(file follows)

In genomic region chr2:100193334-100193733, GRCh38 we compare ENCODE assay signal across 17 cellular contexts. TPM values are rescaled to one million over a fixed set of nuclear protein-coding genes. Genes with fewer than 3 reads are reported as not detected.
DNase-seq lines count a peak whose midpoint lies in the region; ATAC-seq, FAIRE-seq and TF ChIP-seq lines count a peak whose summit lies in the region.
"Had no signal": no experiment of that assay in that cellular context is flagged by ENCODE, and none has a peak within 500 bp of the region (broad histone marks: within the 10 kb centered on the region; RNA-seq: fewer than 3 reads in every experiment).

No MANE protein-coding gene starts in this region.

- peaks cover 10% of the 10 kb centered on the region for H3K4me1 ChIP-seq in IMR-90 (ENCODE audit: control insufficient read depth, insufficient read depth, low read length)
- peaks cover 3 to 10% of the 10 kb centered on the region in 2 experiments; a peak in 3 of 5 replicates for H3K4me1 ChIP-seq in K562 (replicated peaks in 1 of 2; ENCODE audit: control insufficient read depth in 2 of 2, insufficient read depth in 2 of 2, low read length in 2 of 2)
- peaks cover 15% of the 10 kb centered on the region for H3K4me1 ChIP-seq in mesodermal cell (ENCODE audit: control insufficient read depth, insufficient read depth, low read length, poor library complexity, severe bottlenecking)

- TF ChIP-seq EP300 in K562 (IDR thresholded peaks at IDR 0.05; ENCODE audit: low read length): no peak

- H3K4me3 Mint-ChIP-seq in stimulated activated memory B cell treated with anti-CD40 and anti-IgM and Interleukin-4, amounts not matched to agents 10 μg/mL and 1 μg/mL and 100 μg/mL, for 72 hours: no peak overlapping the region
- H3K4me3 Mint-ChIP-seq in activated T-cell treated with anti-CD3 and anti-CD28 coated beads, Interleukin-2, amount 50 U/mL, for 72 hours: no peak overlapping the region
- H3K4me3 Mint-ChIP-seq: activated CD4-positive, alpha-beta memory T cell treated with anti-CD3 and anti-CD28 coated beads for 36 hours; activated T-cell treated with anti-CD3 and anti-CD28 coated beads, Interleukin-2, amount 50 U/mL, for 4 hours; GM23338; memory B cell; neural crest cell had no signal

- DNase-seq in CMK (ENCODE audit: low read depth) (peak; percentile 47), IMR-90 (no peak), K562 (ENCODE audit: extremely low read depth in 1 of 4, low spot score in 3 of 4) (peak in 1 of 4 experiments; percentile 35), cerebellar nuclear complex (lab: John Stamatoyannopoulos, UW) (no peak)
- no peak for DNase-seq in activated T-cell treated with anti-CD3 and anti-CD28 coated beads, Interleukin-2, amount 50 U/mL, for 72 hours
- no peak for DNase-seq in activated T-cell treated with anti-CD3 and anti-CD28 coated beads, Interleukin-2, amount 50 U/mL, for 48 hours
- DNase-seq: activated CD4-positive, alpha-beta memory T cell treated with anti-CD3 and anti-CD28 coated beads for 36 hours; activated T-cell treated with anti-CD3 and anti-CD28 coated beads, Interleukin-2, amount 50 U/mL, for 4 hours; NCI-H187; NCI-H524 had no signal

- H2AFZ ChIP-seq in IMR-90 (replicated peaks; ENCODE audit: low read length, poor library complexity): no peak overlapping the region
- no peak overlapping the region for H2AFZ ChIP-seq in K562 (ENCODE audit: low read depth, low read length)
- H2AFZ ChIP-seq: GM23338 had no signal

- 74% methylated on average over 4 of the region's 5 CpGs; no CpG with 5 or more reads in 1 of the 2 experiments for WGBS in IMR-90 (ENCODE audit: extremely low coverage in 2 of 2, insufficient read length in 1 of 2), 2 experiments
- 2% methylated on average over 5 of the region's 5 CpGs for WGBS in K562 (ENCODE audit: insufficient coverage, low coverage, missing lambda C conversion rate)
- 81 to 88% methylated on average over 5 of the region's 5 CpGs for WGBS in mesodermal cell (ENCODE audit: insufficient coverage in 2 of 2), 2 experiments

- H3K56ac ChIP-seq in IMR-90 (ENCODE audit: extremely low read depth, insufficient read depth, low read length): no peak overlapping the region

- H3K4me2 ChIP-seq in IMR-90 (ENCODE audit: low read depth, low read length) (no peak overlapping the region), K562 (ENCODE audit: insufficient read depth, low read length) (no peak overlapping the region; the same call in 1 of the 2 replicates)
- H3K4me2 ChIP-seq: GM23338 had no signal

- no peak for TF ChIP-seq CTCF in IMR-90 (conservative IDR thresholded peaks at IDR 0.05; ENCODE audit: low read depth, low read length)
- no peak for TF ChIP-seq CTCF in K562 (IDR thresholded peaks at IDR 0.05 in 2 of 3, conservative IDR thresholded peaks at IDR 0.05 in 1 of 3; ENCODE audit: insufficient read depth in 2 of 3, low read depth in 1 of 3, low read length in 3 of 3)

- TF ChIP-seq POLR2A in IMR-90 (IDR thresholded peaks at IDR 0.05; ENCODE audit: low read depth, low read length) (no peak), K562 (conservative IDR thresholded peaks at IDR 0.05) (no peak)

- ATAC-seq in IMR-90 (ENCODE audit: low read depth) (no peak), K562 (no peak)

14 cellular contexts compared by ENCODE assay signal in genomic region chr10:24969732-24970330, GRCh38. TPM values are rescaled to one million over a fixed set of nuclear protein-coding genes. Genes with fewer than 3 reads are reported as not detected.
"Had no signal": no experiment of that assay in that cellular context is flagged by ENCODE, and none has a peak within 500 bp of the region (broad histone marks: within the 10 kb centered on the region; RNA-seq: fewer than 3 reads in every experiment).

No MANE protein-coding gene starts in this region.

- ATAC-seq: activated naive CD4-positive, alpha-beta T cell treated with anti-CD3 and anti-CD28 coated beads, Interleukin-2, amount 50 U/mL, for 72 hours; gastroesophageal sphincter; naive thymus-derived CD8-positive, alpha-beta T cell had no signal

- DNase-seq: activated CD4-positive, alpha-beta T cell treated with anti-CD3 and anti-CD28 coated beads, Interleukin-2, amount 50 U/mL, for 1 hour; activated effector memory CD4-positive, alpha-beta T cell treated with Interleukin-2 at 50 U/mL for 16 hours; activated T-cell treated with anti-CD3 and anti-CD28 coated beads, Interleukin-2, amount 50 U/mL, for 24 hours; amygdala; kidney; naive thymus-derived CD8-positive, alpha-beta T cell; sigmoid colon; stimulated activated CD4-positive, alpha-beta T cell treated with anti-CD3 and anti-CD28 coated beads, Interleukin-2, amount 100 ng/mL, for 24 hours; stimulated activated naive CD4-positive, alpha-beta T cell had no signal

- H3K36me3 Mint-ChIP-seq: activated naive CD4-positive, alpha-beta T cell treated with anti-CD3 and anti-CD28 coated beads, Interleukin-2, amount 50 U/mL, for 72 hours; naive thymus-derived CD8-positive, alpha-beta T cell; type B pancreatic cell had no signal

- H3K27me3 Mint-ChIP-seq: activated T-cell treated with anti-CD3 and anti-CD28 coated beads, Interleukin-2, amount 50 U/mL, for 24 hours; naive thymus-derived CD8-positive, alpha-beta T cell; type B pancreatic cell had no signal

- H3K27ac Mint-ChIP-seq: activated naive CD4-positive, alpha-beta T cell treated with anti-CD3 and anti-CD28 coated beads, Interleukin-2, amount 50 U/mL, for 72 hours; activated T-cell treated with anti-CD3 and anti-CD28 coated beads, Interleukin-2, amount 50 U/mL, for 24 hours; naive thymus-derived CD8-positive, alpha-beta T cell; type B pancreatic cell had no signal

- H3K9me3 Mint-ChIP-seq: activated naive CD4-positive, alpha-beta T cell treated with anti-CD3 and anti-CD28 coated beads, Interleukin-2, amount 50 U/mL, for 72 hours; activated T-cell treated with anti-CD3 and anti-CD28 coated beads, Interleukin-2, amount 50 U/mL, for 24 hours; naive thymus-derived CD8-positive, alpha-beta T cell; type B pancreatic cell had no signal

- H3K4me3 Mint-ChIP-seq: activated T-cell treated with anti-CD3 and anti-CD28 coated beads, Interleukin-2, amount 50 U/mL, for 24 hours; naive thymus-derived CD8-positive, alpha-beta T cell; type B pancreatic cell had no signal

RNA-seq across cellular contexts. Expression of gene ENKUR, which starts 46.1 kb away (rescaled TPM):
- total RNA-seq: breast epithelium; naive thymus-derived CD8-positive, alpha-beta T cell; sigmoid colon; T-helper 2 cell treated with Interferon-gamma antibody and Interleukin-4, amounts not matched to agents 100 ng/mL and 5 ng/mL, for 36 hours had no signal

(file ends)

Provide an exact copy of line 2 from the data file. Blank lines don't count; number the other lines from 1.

DNase-seq lines count a peak whose midpoint lies in the region; ATAC-seq, FAIRE-seq and TF ChIP-seq lines count a peak whose summit lies in the region.